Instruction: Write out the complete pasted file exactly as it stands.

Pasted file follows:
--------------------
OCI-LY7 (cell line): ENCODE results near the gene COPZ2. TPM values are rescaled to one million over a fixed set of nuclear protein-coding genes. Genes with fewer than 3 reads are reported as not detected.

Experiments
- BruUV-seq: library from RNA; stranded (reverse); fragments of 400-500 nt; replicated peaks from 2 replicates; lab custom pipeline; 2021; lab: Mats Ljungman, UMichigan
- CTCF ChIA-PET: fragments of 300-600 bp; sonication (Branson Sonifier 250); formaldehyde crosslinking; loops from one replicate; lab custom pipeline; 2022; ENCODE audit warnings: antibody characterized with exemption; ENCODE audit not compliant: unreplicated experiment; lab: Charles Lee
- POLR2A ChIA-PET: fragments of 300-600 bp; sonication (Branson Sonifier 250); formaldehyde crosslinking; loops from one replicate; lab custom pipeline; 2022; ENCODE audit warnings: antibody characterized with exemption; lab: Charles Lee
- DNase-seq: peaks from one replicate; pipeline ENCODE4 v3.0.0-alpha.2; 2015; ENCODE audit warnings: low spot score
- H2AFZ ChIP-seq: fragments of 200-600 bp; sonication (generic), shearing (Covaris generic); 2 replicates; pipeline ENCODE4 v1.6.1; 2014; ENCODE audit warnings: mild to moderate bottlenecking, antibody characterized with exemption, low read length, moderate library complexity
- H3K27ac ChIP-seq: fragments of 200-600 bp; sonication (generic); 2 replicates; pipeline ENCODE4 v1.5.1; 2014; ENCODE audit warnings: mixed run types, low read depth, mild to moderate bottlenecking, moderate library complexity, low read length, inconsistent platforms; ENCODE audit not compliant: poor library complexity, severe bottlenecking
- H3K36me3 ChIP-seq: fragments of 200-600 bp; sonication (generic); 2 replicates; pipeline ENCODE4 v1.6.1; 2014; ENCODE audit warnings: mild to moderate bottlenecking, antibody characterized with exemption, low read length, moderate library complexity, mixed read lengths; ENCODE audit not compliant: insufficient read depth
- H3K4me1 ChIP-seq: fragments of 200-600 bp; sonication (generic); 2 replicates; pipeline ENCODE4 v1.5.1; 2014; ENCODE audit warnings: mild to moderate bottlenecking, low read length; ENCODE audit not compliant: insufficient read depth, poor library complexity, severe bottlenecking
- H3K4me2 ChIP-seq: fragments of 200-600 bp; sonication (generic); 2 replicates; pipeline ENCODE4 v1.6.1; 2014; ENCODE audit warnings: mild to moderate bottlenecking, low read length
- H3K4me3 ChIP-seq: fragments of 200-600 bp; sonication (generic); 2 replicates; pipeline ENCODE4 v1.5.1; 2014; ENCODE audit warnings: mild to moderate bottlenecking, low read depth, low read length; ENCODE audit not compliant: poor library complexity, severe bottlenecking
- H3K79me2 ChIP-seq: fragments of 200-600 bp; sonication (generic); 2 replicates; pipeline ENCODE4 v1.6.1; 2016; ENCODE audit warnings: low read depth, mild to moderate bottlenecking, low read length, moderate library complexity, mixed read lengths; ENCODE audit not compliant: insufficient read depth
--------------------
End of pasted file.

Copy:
OCI-LY7 (cell line): ENCODE results near the gene COPZ2. TPM values are rescaled to one million over a fixed set of nuclear protein-coding genes. Genes with fewer than 3 reads are reported as not detected.

Experiments
- BruUV-seq: library from RNA; stranded (reverse); fragments of 400-500 nt; replicated peaks from 2 replicates; lab custom pipeline; 2021; lab: Mats Ljungman, UMichigan
- CTCF ChIA-PET: fragments of 300-600 bp; sonication (Branson Sonifier 250); formaldehyde crosslinking; loops from one replicate; lab custom pipeline; 2022; ENCODE audit warnings: antibody characterized with exemption; ENCODE audit not compliant: unreplicated experiment; lab: Charles Lee
- POLR2A ChIA-PET: fragments of 300-600 bp; sonication (Branson Sonifier 250); formaldehyde crosslinking; loops from one replicate; lab custom pipeline; 2022; ENCODE audit warnings: antibody characterized with exemption; lab: Charles Lee
- DNase-seq: peaks from one replicate; pipeline ENCODE4 v3.0.0-alpha.2; 2015; ENCODE audit warnings: low spot score
- H2AFZ ChIP-seq: fragments of 200-600 bp; sonication (generic), shearing (Covaris generic); 2 replicates; pipeline ENCODE4 v1.6.1; 2014; ENCODE audit warnings: mild to moderate bottlenecking, antibody characterized with exemption, low read length, moderate library complexity
- H3K27ac ChIP-seq: fragments of 200-600 bp; sonication (generic); 2 replicates; pipeline ENCODE4 v1.5.1; 2014; ENCODE audit warnings: mixed run types, low read depth, mild to moderate bottlenecking, moderate library complexity, low read length, inconsistent platforms; ENCODE audit not compliant: poor library complexity, severe bottlenecking
- H3K36me3 ChIP-seq: fragments of 200-600 bp; sonication (generic); 2 replicates; pipeline ENCODE4 v1.6.1; 2014; ENCODE audit warnings: mild to moderate bottlenecking, antibody characterized with exemption, low read length, moderate library complexity, mixed read lengths; ENCODE audit not compliant: insufficient read depth
- H3K4me1 ChIP-seq: fragments of 200-600 bp; sonication (generic); 2 replicates; pipeline ENCODE4 v1.5.1; 2014; ENCODE audit warnings: mild to moderate bottlenecking, low read length; ENCODE audit not compliant: insufficient read depth, poor library complexity, severe bottlenecking
- H3K4me2 ChIP-seq: fragments of 200-600 bp; sonication (generic); 2 replicates; pipeline ENCODE4 v1.6.1; 2014; ENCODE audit warnings: mild to moderate bottlenecking, low read length
- H3K4me3 ChIP-seq: fragments of 200-600 bp; sonication (generic); 2 replicates; pipeline ENCODE4 v1.5.1; 2014; ENCODE audit warnings: mild to moderate bottlenecking, low read depth, low read length; ENCODE audit not compliant: poor library complexity, severe bottlenecking
- H3K79me2 ChIP-seq: fragments of 200-600 bp; sonication (generic); 2 replicates; pipeline ENCODE4 v1.6.1; 2016; ENCODE audit warnings: low read depth, mild to moderate bottlenecking, low read length, moderate library complexity, mixed read lengths; ENCODE audit not compliant: insufficient read depth